Dissertation > Language, writing > FOREIGN > English > Grammar

A Functional Approach to Language Reports in English

Author GongZuoMin
Tutor XuRuMin
School Qufu Normal University
Course Foreign Linguistics and Applied Linguistics
Keywords Language report Functional perspective Free indirect discourse Free direct speech Medical English Reported language Grammatical form Halliday Quoted language Expression of ideas
CLC H314
Type Master's thesis
Year 2002
Downloads 305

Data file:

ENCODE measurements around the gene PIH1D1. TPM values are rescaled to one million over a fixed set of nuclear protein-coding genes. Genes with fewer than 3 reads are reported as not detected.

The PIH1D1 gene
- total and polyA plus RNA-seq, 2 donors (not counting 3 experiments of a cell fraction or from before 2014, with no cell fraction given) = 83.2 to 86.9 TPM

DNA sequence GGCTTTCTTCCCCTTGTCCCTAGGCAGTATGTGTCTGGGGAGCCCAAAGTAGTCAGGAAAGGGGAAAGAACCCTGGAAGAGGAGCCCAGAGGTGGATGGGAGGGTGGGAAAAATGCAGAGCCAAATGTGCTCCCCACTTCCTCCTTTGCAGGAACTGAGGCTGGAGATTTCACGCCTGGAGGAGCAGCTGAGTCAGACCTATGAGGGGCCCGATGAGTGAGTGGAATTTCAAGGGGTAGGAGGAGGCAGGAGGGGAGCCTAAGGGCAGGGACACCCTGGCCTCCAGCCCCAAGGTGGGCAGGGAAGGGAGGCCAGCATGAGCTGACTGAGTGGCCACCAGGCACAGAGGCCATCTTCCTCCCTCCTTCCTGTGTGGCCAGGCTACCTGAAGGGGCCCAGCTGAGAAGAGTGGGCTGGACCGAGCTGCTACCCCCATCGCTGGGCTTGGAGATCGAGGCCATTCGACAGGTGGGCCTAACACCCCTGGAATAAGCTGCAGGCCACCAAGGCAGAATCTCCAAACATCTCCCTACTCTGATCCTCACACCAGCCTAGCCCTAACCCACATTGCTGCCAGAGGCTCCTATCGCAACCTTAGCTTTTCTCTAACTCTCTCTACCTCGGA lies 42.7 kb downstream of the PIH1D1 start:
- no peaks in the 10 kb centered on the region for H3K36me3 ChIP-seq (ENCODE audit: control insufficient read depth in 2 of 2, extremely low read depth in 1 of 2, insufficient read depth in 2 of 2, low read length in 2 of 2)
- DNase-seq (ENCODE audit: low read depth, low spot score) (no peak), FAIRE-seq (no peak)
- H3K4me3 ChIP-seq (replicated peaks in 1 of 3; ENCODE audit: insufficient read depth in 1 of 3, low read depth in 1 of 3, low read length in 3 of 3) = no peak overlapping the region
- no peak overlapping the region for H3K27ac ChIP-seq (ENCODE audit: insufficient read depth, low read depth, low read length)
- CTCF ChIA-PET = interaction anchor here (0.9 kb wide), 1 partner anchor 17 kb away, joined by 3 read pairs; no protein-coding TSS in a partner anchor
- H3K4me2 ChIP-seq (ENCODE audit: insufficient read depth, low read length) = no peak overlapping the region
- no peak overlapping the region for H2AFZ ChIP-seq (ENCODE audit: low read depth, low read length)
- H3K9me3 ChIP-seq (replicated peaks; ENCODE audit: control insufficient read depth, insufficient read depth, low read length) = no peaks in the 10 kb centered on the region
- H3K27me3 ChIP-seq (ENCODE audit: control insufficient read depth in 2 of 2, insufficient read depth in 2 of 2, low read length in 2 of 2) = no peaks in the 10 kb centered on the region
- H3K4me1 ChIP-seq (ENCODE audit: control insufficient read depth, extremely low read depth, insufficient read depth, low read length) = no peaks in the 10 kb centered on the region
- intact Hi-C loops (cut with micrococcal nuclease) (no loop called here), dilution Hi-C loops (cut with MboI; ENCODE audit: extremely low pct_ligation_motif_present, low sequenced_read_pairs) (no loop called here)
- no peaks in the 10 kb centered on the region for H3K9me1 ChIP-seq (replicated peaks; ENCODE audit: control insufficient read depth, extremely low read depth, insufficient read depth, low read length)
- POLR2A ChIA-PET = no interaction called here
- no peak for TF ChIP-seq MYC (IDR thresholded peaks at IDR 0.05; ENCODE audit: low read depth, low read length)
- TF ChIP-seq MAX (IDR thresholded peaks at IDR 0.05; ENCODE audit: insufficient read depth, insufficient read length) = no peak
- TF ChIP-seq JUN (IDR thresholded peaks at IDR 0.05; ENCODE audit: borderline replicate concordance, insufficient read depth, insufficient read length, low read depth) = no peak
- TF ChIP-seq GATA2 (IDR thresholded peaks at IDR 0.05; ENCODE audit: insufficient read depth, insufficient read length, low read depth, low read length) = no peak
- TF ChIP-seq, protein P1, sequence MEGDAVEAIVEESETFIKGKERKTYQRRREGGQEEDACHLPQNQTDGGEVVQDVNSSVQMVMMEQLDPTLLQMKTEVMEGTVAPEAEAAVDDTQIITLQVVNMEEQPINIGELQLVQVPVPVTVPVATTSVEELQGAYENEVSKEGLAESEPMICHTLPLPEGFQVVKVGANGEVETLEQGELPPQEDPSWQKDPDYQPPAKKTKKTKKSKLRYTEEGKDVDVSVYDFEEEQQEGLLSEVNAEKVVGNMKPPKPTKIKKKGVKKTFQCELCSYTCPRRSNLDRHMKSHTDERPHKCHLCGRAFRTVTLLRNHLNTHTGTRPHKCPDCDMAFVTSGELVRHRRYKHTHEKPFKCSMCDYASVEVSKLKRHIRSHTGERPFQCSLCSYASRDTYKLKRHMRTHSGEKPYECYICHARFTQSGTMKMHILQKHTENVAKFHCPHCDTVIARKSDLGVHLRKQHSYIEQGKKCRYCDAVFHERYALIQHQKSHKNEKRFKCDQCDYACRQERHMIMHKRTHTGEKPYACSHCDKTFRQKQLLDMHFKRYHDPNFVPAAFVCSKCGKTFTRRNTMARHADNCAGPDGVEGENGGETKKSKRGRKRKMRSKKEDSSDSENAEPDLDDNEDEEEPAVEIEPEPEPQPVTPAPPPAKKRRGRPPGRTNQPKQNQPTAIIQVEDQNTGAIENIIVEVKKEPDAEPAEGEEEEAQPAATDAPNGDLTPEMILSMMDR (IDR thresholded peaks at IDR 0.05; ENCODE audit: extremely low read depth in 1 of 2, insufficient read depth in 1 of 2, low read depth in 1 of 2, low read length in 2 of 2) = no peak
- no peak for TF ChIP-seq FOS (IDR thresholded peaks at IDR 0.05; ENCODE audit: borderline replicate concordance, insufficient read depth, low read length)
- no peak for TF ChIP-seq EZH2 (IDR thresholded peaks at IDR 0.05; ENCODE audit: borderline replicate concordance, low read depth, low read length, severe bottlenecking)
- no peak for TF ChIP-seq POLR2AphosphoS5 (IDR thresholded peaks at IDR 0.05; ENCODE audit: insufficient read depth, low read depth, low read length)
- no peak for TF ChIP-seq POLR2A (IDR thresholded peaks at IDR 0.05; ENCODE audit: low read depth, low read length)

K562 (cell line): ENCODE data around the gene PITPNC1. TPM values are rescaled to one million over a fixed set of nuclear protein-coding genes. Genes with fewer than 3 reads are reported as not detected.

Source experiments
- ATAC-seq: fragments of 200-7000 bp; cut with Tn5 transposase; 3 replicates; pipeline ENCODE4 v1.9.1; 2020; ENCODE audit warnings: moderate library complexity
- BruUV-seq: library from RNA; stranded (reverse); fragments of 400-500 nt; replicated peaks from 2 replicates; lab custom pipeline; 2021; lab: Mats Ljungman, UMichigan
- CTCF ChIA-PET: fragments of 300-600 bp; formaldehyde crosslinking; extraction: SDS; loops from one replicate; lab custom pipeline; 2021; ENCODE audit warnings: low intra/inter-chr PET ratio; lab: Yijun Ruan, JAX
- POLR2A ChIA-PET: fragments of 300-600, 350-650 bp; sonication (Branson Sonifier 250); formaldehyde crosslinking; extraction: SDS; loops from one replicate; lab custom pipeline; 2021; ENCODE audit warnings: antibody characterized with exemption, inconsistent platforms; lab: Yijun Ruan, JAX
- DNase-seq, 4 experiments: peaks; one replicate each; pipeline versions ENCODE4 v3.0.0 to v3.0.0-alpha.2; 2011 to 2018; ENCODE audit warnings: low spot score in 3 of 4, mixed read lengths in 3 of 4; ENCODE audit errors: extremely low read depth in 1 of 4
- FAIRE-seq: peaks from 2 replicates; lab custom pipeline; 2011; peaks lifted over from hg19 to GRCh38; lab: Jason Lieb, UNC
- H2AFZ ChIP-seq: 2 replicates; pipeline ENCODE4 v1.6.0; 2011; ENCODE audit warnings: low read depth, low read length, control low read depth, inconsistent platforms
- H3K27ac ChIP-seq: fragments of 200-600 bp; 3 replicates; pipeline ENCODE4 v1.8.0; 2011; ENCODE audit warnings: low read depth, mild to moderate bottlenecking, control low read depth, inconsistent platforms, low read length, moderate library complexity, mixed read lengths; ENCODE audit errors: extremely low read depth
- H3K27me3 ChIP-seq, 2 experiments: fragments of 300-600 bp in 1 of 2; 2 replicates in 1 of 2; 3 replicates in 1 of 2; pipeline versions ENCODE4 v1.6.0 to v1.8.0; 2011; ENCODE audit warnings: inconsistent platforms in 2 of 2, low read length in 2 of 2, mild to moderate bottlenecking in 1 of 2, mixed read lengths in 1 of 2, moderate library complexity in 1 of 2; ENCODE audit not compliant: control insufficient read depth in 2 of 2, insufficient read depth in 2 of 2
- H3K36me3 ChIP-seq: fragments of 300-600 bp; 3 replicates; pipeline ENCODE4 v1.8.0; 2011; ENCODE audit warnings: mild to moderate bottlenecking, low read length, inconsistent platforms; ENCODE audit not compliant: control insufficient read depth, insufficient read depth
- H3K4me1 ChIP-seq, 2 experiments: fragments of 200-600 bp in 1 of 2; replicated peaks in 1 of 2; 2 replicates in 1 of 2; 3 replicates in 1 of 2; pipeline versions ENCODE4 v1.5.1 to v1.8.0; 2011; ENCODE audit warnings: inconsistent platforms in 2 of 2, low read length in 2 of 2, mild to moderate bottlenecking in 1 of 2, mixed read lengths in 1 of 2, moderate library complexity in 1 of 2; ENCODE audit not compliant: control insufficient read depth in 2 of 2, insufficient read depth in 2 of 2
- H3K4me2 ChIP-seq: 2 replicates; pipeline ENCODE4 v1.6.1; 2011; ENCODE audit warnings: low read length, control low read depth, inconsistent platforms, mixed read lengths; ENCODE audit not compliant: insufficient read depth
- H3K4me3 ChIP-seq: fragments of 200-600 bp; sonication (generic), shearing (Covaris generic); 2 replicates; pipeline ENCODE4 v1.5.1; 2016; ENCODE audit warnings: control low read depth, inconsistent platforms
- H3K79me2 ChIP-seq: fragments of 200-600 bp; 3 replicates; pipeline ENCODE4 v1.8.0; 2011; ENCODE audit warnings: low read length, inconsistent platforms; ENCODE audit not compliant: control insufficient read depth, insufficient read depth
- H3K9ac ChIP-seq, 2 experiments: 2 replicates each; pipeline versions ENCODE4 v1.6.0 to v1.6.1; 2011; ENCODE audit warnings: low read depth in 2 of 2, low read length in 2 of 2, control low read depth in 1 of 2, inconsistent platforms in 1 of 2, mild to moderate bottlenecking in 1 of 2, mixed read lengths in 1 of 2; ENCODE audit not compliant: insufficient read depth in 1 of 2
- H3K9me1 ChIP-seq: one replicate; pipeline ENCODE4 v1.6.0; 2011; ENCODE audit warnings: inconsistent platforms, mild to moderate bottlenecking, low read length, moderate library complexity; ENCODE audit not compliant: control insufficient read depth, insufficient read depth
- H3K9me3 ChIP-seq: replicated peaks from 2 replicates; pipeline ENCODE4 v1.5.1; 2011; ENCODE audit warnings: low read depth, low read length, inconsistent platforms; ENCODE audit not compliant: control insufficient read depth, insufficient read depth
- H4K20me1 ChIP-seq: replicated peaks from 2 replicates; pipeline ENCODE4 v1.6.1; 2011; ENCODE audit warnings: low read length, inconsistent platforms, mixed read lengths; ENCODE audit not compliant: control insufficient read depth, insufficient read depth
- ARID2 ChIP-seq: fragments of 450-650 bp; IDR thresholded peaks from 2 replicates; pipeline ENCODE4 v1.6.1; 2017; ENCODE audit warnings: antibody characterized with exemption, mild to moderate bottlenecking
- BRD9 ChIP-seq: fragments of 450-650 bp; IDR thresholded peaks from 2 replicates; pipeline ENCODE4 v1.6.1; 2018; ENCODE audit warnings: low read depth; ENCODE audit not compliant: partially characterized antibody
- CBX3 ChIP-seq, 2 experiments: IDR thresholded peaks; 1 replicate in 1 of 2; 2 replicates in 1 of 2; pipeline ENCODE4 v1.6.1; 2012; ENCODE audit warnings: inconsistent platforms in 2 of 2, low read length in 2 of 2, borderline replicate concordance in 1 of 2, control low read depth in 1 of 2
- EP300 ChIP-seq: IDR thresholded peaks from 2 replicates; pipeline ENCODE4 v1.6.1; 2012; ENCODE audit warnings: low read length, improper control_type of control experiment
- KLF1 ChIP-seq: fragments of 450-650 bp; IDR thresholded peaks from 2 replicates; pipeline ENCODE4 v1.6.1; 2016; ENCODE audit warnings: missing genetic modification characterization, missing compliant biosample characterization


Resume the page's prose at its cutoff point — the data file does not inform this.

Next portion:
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The ability of talking about language is one of the characteristics of human beings’ language, which can not be applied to other communicative systems. Language can be used in one conversation to refer to yet another conversation. No doubt, this way of reporting or quoting, which talks about either a faraway action by means of various tenses or a conversation that happened in another place, makes our language much more expressive and flexible.There are basically two ways of referring to an utterance in English: one is called quotation or direct speech and the other is called reported speech or indirect speech. Both of them are called language reports in this paper.Since 19th century, many scholars both at home and abroad began to study the phenomenon of language reports. Generally speaking, two categories of study can be found: one is literature-oriented and the other is grammar-oriented. Leech&Short and Quirk are the representatives respectively. The model of "speech and thought presentation" by Leech&Short (1981) has the advantage of being designed to cope with the analysis of real texts and of having to take into account any structures which appear to have the function of reporting language, whether or not they fall into the traditional "indirect/direct speech "categories. The main categories which Leech and Short set up are: (1) Narrative Report of Speech/Thought Act; (2) Indirect Speech/Thought; (3) Free Indirect Speech/Thought; (4) Direct Speech/Thought; (5) FreeDirect Speech/Thought.Quirk (1985), representing most traditional grammarians at that time, categorized language reporting into four groups: (1) Direct Speech; (2) Indirect Speech; (3) Free Direct Speech; and (4) Free Indirect Speech. He mainly focused on the mechanical transformations of direct speeches into indirect speeches.Compared with some traditional approaches, the Hallidayian functional approach to the analysis of language reports (Halliday used the word "projection" here) is functional and semantically-motivated. One of the important points is that the interpretation is focused on the verbal process and mental process, or between a mental or verbal process on the one hand, and another process of any kind that is projected by it on the other. Thus, it can be divided into two categories: locution and idea. The basic projection type is locution with parataxis and idea with hypotaxis.Although the Hallidayian interpretation is functional and semantic, it has its own shortcomings: (1) its categorization and terms used are mostly based on traditional rhetoric; (2) the range of language reports can be enlarged.From above, we see that the analysis of language reports has traditionally been of interest in the study of literature, or it has paid much attention to the transformations of sentence structures and some grammatical forms like pronouns, tenses, time adverbials, etc. So for the definition of language reports in this paper, I include as language reports any stretch of language where the speaker or writer signals in some way that another voice is entering the text, in however muffled or ambiguous a fashion. Such an approach involves including a number of uses of language which are not normally associated with "reported speech", but it follows logicallyVIfrom the attempt to apply a consistent set of functional criteria for the identification of language reports.This paper consists of six parts, including the introduction and the conclusion. The introduction talks about the universality of language reports and its significance of studying.Chapter 1 is the review of literature. It first summarizes the existing researches of language reports, which mainly include Quirk’s approach, Leech&Short’s approach, and Hallidayan approach. Then I state that these studies have their weak points. For example, they either confine their researches to grammatical rules or to certain genres of texts. And they could not deal with some issues as I listed in the beginning of chapter two.Chapter 2 is the main part of the paper,

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